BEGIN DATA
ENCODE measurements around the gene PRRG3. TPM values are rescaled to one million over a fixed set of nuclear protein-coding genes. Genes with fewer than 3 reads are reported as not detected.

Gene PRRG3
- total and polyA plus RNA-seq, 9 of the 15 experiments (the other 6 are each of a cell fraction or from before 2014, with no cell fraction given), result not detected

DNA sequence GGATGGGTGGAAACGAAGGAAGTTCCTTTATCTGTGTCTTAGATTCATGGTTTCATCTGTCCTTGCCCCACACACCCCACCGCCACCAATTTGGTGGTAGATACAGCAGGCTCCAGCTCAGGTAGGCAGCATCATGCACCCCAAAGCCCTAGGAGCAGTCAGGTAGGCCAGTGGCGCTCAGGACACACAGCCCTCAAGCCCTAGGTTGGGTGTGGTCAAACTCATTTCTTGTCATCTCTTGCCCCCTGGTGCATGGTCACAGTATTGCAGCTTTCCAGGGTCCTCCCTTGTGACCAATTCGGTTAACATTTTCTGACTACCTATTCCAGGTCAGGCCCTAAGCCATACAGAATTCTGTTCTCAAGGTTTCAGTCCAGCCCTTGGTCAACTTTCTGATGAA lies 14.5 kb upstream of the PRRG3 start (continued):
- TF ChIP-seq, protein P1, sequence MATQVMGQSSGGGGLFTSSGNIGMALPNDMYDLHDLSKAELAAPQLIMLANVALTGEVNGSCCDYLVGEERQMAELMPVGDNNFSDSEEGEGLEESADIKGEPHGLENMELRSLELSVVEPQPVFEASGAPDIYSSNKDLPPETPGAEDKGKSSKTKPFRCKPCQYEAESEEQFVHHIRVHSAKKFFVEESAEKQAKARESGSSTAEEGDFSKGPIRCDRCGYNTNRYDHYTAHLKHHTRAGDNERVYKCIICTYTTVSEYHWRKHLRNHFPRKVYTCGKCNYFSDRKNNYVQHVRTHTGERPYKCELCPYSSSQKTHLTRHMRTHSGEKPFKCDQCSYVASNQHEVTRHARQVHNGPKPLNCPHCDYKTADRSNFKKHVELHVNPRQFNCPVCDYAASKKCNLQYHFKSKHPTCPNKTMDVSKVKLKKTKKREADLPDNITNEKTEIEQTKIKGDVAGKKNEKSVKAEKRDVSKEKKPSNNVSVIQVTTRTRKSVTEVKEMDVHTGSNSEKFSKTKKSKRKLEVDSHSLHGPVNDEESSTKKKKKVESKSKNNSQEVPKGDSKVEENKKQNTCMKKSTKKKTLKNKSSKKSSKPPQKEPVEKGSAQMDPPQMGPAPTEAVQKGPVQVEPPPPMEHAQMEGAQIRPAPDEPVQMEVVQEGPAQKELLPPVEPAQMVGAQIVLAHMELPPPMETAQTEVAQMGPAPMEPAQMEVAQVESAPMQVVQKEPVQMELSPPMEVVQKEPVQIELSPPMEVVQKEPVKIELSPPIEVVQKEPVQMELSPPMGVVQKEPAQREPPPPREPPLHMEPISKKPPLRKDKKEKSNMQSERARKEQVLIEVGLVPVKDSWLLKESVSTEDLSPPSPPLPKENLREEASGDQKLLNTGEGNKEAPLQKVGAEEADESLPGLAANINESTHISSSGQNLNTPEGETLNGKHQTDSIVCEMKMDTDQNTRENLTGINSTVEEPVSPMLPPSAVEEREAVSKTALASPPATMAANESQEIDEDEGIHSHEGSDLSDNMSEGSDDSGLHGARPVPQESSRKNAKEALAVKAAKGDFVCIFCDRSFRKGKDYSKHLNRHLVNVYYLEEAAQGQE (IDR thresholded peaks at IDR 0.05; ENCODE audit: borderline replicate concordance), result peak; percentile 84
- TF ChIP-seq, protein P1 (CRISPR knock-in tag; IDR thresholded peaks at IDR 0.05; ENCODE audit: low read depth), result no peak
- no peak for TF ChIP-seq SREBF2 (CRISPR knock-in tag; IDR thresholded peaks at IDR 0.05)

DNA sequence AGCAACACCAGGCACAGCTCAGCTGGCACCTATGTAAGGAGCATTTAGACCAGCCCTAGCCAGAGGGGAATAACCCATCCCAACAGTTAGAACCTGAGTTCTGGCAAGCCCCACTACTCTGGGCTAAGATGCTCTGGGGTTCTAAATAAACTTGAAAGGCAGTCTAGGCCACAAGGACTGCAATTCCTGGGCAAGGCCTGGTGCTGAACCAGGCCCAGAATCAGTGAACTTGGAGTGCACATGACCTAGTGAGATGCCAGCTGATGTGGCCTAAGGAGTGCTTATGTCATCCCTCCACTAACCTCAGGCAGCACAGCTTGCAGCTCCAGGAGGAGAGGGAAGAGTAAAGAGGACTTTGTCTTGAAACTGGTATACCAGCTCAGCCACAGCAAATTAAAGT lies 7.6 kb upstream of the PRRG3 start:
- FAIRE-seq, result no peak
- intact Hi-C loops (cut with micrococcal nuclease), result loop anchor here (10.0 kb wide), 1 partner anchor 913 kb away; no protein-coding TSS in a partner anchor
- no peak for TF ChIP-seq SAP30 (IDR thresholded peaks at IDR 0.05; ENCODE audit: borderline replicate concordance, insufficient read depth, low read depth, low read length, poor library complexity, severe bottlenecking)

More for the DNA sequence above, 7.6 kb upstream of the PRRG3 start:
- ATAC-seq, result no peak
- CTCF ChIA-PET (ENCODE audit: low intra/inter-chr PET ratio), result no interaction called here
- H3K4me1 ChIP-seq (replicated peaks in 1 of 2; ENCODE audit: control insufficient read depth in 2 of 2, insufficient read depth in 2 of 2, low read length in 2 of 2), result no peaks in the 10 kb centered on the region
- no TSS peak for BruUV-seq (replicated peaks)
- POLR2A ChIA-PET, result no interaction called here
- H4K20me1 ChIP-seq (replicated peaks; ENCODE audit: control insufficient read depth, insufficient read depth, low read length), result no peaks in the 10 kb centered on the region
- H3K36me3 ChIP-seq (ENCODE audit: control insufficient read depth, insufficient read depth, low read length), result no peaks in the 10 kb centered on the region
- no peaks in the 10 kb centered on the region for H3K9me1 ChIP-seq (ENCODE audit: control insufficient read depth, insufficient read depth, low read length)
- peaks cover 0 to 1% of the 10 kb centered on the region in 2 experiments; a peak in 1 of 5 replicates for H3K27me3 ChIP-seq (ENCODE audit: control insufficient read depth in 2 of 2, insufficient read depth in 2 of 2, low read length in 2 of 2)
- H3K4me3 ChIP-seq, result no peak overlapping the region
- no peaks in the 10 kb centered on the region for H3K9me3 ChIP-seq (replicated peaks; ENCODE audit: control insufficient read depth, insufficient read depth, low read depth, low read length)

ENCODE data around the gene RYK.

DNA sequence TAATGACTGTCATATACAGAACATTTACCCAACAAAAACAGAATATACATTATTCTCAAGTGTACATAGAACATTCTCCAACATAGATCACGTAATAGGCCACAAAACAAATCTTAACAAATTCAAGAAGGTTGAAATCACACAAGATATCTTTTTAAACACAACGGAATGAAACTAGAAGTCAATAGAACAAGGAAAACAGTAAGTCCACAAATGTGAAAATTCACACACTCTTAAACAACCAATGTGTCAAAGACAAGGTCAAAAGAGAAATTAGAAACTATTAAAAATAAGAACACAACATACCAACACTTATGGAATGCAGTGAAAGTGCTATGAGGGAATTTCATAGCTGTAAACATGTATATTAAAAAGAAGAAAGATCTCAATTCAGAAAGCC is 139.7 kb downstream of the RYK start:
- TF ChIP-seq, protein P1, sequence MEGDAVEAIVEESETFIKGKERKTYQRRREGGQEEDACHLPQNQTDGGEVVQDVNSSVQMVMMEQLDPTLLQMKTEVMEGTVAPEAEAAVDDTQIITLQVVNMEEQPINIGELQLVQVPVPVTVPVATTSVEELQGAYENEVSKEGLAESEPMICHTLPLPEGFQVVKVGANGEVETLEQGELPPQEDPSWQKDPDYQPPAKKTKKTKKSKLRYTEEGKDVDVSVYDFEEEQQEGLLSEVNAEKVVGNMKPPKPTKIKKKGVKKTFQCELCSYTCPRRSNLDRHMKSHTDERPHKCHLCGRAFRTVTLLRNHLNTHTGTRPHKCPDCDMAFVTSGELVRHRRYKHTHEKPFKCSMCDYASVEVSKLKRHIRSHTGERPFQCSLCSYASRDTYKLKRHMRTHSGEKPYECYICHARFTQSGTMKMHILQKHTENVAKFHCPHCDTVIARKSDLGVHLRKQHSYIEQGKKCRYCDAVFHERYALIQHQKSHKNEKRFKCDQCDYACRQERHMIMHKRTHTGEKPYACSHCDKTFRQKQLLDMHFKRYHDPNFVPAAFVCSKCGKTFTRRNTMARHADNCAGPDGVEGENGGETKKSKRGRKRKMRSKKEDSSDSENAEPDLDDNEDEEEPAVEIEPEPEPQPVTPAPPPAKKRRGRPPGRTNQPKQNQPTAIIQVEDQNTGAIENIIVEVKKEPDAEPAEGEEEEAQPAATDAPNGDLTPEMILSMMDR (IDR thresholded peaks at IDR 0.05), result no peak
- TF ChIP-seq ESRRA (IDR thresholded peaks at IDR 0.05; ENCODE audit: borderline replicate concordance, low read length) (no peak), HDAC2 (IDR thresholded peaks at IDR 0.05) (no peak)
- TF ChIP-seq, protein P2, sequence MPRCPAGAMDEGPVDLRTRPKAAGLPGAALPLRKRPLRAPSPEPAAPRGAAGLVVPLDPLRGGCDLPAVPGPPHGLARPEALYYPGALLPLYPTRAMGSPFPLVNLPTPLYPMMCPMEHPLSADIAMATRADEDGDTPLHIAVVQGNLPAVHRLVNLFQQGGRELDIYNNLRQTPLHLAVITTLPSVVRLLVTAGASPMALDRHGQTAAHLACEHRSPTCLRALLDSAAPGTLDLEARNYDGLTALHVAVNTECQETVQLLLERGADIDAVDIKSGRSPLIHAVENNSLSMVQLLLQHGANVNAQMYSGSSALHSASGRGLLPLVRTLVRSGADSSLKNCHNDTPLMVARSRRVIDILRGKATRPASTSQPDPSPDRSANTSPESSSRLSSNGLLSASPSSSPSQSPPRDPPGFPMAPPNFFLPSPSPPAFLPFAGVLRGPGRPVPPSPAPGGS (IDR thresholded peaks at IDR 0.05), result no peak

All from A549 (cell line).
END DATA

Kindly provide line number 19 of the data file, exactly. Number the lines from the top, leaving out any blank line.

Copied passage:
- H3K36me3 ChIP-seq (ENCODE audit: control insufficient read depth, insufficient read depth, low read length), result no peaks in the 10 kb centered on the region